It’s still early days in Martínez’s reign at Toulouse, and there is some overlap in style from the previous manager. There is an emphasis on being tactically flexible (displayed by their use of numerous different formations) dependent on the opponent they come up against. What is recognisable in their approach is that they like to focus on the wide areas – both as an area where they think they can win the ball back and where they can hurt teams.
Out of possession they are a fairly passive side, not overly bothered by trying to press intently and turn the ball over in dangerous areas (creating just 64 shooting opportunities from high turnovers this season, which is below the league average, via Opta’s The Analyst). Instead, they allow teams to come on to them in their set defensive shape before attempting to win the ball back.
Once they do regain that ball they’ll look towards the wide areas in order to hurt teams – as that’s where their dangerous players are. Toulouse play with one of the more traditional number nines in today’s game, in Thijs Dallinga. He isn’t someone who will press from the front or influence build-up. What he is, is a pure penalty box striker who will look to get one touch finishes or on the end of crosses. They are one of the quickest teams in the league in terms of how fast they move the ball up the pitch. In simple terms, they’ll draw you into them, attempt to win the ball back and if they do it’ll go wide as they try and gain an advantage from their opponent being out of shape and then get it into Dallinga.
As mentioned before, Toulouse had to deal with a lot of squad turnover in the summer, and in that they lost their talisman Branco van den Boomen on a free to Ajax.
In his absence there has been a step up from Moroccan winger Zakaria Aboukhlal. He can play on either wing and is both a goalscoring and chance creation. He has followed up his 15 goal contributions (10 goals and 5 assists) with three goals in five games so far this season. Fortunately for Liverpool, the 23-year-old looks to be suffering a knee injury that is likely to see him out for both group games.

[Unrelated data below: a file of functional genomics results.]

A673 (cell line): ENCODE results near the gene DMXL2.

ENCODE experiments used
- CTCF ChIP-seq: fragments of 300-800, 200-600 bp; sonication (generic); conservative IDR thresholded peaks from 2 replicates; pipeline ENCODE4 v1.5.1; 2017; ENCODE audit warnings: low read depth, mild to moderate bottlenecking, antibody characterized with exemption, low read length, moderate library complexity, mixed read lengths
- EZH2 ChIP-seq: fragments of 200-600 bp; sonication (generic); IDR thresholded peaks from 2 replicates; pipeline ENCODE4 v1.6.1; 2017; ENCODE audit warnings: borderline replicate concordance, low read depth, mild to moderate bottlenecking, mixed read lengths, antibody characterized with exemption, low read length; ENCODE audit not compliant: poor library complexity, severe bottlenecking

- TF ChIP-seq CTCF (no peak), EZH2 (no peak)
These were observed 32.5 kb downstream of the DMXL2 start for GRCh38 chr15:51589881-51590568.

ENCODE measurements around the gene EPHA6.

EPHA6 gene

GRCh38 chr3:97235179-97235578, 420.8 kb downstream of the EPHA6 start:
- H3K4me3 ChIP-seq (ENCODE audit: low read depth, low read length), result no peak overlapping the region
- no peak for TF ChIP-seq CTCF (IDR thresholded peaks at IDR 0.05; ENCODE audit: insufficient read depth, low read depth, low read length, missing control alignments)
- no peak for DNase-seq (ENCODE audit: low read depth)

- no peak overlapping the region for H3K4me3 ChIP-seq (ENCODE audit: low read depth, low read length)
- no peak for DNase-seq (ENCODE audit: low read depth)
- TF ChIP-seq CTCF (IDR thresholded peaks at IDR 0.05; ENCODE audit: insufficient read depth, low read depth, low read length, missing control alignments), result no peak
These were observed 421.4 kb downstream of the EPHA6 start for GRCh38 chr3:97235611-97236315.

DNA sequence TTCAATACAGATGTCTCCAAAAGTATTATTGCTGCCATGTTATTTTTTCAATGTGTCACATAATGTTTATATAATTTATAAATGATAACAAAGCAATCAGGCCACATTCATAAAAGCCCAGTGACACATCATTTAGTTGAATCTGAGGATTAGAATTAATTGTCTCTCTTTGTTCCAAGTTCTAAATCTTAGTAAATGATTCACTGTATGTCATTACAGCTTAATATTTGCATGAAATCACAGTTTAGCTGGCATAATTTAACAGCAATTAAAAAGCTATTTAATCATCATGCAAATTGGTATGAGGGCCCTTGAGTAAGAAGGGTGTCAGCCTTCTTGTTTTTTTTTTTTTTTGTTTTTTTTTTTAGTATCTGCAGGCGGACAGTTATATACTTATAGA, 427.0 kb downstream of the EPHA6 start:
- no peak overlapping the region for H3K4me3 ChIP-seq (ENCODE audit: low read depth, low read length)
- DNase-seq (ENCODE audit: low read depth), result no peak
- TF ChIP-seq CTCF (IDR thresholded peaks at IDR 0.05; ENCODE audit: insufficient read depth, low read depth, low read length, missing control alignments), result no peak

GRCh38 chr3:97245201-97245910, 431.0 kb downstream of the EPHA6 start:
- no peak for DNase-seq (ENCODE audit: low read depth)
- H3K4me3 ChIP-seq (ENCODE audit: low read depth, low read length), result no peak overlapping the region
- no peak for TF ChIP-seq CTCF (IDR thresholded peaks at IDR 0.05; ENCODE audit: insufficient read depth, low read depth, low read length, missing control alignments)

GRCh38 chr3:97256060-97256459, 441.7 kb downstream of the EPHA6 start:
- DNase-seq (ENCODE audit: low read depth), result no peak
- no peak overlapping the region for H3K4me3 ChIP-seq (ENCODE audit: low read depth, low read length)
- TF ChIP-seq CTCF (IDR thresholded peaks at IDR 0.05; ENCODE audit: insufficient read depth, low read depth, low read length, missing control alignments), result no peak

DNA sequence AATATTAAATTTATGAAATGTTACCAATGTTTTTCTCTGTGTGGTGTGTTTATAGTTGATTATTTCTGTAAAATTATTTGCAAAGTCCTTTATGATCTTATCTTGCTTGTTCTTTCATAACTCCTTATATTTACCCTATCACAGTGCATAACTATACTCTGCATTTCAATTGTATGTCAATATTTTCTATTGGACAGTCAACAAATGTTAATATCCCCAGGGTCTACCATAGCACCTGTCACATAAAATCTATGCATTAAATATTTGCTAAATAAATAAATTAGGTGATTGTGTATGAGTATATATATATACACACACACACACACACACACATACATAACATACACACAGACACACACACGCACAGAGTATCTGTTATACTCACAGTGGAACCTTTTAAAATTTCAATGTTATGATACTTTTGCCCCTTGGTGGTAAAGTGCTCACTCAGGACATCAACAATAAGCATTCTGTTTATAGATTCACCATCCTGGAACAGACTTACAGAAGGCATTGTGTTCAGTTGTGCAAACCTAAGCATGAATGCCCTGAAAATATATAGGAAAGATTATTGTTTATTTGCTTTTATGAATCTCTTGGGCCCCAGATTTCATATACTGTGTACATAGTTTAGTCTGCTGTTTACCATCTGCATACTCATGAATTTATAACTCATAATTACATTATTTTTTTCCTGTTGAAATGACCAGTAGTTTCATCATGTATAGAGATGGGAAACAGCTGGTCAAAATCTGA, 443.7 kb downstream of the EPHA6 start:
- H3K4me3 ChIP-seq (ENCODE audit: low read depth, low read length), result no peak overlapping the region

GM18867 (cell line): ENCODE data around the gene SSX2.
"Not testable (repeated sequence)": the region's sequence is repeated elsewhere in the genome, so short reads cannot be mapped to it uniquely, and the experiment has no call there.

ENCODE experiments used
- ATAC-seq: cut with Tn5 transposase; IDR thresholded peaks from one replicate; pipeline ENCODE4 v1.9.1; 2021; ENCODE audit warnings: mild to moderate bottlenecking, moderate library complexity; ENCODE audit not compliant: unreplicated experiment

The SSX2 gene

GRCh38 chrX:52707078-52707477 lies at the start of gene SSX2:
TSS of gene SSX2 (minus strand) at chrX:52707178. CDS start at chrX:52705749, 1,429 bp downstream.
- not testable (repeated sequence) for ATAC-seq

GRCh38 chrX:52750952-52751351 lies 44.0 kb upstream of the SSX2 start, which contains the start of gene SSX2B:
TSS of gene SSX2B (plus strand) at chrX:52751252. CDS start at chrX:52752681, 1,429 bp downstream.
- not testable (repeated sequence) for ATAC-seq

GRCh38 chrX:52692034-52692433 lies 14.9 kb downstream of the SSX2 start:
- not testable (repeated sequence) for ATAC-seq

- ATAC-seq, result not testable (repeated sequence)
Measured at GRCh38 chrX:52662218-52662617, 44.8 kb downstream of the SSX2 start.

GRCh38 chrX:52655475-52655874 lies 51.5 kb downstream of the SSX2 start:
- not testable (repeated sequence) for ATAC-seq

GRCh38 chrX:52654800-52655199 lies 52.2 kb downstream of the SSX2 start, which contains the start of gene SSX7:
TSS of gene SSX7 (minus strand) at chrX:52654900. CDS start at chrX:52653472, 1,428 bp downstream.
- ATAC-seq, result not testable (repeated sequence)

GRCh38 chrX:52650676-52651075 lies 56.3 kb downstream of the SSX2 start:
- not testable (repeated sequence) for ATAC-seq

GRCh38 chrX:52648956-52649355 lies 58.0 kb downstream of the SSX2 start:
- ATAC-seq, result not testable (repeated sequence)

That leaves the attacking threat to come from summer signing Aron Dønnum – another wide player – and Frank Magri, a centre forward. Both are young players with high upside, such is the Red Bird model of things. Liverpool will also need to be wary of the two fullbacks, Gabriel Suazo and Mikkel Desler, who have a huge influence in both how Toulouse defend and attack.
Game Plan vs Liverpool
Toulouse are a versatile team in their approach, and coach Carles Martínez will have a particular plan for Anfield.
It may be worth looking back to their 1-1 draw with PSG earlier this season to get a glimpse of how they could approach the game.
It was one of only two occasions this season that they’ve used a three-man defence, giving them further solidity at the back. They were happy to sit in and concede nearly all possession in the game to the Paris side (Toulouse had just 24% of the ball). Instead, they managed to stifle the attacking threat by cutting off any space that Luis Enrique’s team could penetrate. They then picked their moments to attack and managed to equalise through a late penalty.
If Liverpool play their game and don’t get frustrated at Toulouse’s attempts to stifle the play, then it should be a routine win for even a changed Liverpool side. However, if the Reds are off their game at all, Toulouse do have the tools to hurt Jürgen Klopp’s side.